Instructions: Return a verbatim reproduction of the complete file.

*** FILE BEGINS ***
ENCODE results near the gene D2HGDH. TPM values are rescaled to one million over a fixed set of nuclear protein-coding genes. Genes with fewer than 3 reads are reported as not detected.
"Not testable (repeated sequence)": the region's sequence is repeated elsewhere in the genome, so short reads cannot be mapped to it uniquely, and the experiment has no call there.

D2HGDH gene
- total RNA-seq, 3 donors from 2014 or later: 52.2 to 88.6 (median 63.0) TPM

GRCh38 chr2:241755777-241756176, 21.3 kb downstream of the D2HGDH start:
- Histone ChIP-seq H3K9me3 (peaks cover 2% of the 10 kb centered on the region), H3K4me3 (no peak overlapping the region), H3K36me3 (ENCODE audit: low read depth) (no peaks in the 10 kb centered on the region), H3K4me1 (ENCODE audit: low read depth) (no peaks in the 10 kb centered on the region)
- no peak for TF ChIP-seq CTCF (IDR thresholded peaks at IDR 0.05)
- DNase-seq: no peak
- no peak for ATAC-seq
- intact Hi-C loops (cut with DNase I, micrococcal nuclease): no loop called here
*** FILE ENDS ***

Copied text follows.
ENCODE results near the gene D2HGDH. TPM values are rescaled to one million over a fixed set of nuclear protein-coding genes. Genes with fewer than 3 reads are reported as not detected.
"Not testable (repeated sequence)": the region's sequence is repeated elsewhere in the genome, so short reads cannot be mapped to it uniquely, and the experiment has no call there.

D2HGDH gene
- total RNA-seq, 3 donors from 2014 or later: 52.2 to 88.6 (median 63.0) TPM

GRCh38 chr2:241755777-241756176, 21.3 kb downstream of the D2HGDH start:
- Histone ChIP-seq H3K9me3 (peaks cover 2% of the 10 kb centered on the region), H3K4me3 (no peak overlapping the region), H3K36me3 (ENCODE audit: low read depth) (no peaks in the 10 kb centered on the region), H3K4me1 (ENCODE audit: low read depth) (no peaks in the 10 kb centered on the region)
- no peak for TF ChIP-seq CTCF (IDR thresholded peaks at IDR 0.05)
- DNase-seq: no peak
- no peak for ATAC-seq
- intact Hi-C loops (cut with DNase I, micrococcal nuclease): no loop called here